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Exercise as a form of treatment for mental illness

Introduction

My name is Joe and I’ve just begun the 2nd year of my PhD in Medicine. I am researching how we can use physical exercise to improve people’s mental health. Specifically, I work with young people (from 18 years onwards), who are experiencing serious mental health problems for the first time in their lives – a condition which is referred to as “First Episode Psychosis”. I am investigating whether specially designed physical exercise routines can help people with First Episode Psychosis to feel healthier; in the body, and also in the mind. 


In Depth

What is First Episode Psychosis

First Episode Psychosis is the first 5 years of any ‘psychotic disorder’, such as Schizophrenia. This affects around 1 in 100 people, and most often starts around the age of 18. The most recognisable symptoms of first-episode psychosis are hearing voices, seeing things which other people cannot see (hallucinations), delusional beliefs and paranoia. Along with these, there are often less obvious symptoms of people severely lacking in motivation, feeling depressed, withdrawing from society and becoming reclusive.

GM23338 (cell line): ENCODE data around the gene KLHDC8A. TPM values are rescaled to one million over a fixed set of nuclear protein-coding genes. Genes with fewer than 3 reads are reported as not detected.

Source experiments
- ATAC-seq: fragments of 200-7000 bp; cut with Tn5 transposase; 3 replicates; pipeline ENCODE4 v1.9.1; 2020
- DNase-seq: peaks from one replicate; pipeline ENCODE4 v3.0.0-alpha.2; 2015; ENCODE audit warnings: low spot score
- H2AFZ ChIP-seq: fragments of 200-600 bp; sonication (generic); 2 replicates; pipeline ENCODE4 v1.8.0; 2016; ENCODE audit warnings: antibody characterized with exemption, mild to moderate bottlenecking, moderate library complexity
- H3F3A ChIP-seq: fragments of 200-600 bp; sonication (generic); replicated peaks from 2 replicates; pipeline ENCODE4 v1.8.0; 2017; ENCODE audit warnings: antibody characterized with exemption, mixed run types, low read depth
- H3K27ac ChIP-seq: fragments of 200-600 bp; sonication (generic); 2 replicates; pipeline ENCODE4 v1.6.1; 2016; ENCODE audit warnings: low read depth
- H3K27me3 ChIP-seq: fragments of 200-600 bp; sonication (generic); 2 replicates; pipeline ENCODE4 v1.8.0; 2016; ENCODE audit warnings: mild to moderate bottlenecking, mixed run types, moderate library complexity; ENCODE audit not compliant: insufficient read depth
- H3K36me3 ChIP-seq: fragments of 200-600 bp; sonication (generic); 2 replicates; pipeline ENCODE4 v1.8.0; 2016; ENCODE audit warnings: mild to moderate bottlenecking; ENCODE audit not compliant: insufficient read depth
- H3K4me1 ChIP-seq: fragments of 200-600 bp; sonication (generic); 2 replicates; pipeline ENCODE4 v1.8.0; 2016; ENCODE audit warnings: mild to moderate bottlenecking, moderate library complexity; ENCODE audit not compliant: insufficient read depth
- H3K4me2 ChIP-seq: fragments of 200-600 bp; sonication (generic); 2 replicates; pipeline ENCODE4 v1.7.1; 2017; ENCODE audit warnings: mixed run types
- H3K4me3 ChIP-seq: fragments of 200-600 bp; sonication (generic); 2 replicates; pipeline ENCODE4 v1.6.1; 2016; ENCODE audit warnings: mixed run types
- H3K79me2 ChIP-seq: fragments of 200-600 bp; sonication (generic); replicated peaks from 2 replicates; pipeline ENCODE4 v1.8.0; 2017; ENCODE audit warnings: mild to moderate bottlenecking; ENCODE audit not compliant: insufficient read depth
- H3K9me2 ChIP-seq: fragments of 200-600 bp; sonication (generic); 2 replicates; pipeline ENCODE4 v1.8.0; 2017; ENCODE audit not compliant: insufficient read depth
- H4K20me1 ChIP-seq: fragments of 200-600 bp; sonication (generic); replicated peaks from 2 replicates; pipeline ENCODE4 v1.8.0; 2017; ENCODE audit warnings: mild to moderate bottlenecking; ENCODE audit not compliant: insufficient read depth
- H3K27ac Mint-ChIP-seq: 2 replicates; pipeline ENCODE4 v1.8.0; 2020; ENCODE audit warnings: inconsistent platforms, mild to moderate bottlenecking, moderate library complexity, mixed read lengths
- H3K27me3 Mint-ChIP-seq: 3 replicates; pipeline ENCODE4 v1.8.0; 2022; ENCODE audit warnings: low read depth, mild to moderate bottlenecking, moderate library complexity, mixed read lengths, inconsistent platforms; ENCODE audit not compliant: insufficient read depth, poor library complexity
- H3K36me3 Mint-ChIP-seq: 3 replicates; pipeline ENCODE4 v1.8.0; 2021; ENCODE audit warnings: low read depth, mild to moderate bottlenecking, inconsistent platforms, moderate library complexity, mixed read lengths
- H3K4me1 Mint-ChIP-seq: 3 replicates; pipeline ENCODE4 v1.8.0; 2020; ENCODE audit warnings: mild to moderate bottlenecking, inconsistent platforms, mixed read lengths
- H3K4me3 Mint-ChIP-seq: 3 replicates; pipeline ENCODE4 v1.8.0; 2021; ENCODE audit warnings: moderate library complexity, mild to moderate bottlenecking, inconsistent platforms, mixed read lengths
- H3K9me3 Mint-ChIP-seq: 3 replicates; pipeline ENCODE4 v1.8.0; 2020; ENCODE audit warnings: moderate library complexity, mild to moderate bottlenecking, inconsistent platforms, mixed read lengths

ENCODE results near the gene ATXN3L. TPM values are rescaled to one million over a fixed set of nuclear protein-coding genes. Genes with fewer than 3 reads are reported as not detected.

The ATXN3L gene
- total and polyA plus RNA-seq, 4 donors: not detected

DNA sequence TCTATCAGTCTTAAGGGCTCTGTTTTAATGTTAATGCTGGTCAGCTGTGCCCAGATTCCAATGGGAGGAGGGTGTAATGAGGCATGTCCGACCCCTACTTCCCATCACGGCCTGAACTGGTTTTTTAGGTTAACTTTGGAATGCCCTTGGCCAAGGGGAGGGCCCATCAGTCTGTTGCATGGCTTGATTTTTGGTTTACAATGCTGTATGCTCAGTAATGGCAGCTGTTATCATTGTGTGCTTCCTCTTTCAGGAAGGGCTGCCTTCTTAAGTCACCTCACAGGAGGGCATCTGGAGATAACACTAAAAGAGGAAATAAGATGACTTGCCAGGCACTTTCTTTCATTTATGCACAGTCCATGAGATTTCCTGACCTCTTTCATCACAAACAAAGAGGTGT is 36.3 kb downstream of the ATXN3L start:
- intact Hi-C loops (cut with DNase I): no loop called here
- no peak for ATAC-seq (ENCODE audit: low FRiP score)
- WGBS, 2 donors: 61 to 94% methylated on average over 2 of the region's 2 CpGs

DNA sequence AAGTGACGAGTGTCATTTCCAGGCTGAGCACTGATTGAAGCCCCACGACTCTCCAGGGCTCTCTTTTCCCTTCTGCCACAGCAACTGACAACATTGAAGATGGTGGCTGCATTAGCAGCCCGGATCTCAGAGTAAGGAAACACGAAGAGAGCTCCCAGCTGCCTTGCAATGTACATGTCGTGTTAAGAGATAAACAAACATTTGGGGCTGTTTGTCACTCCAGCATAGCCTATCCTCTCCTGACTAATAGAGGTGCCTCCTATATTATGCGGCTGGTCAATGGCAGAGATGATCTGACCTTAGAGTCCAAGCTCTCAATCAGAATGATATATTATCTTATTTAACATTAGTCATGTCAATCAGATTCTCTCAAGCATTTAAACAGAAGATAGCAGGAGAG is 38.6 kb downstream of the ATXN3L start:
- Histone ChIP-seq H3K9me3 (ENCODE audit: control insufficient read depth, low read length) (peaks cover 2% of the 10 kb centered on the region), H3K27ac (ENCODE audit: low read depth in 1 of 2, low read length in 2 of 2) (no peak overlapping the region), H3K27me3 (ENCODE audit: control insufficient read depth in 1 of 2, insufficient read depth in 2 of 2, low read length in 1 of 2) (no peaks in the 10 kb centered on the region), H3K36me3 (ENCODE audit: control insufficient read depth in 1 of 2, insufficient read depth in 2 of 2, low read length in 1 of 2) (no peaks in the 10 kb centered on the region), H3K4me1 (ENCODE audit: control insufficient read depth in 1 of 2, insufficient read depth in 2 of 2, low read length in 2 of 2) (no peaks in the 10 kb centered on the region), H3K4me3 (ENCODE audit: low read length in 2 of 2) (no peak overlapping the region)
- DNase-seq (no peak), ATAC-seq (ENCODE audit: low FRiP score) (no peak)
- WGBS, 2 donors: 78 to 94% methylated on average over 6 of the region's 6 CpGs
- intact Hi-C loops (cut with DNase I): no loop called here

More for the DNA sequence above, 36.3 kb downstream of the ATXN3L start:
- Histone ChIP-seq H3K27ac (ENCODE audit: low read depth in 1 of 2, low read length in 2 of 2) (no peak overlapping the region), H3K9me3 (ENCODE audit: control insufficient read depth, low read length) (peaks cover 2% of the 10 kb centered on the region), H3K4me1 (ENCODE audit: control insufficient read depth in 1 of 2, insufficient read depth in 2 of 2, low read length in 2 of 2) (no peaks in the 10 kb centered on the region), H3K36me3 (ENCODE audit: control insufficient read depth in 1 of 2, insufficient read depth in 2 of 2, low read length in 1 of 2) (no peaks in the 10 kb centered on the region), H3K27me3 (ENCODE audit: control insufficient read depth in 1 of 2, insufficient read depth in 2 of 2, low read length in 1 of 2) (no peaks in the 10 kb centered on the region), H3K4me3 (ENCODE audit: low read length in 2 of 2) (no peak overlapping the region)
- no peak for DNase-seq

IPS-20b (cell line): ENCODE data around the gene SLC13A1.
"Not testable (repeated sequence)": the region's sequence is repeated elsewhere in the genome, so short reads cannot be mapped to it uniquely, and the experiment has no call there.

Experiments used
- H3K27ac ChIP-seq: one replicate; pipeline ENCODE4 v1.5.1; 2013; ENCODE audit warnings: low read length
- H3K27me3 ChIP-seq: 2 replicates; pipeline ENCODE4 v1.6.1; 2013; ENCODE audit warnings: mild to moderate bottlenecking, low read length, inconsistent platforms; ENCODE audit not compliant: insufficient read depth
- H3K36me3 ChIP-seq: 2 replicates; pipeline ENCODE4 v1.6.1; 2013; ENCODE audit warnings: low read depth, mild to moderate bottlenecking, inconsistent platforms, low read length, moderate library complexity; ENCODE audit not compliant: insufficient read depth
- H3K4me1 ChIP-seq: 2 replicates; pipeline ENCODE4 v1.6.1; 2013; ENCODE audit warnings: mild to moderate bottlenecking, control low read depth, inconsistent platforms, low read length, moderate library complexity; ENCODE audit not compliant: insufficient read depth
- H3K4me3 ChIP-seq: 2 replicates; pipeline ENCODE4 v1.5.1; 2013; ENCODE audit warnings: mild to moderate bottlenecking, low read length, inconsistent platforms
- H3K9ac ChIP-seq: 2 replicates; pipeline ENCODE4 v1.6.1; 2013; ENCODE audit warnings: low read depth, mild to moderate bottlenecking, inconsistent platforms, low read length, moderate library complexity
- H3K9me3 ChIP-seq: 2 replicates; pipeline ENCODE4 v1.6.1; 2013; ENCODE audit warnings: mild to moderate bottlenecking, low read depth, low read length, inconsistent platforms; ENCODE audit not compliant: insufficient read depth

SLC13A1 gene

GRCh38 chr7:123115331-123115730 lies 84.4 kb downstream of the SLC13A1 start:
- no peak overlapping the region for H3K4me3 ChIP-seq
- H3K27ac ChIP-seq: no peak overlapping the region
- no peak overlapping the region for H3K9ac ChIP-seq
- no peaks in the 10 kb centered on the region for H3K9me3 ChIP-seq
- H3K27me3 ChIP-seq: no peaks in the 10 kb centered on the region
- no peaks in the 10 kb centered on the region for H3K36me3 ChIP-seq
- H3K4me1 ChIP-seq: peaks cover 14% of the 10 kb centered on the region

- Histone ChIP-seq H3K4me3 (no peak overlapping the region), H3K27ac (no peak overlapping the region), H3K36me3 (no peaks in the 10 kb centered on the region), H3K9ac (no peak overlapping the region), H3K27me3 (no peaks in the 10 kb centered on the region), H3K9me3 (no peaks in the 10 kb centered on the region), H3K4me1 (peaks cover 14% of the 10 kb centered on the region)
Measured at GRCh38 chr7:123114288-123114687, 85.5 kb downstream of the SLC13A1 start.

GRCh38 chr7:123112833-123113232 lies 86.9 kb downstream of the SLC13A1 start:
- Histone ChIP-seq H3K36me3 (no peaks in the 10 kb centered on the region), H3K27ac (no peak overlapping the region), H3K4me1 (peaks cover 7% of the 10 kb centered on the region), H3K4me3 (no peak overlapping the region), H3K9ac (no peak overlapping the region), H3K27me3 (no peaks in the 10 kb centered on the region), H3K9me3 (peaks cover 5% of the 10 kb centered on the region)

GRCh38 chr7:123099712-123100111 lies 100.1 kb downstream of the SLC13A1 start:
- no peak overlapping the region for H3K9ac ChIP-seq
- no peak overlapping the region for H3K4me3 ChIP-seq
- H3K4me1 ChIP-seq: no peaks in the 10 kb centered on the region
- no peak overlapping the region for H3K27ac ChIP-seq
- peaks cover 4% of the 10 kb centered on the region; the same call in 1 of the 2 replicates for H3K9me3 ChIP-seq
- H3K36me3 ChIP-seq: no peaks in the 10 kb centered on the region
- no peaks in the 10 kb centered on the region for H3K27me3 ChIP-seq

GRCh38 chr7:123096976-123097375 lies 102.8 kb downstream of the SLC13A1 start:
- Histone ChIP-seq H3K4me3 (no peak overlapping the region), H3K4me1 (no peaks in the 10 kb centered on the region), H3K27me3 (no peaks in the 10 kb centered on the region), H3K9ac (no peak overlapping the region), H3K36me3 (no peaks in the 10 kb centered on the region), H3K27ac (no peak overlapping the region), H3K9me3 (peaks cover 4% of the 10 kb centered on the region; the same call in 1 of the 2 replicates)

Current Treatment

The most common treatment for first-episode psychosis is antipsychotic medications: There are tablets that sufferers can take which greatly reduce the symptoms of hearing voices, delusions etc. However, people taking these tablets often relapse within a few years, or need higher and higher doses overtime for them to remain effective. Furthermore, antipsychotics do not help with the symptoms of social withdrawal and inability to feel motivated. Unfortunately, it is these unseen symptoms which can really prevent people from living a happy and fulfilling life.

What do I Investigate?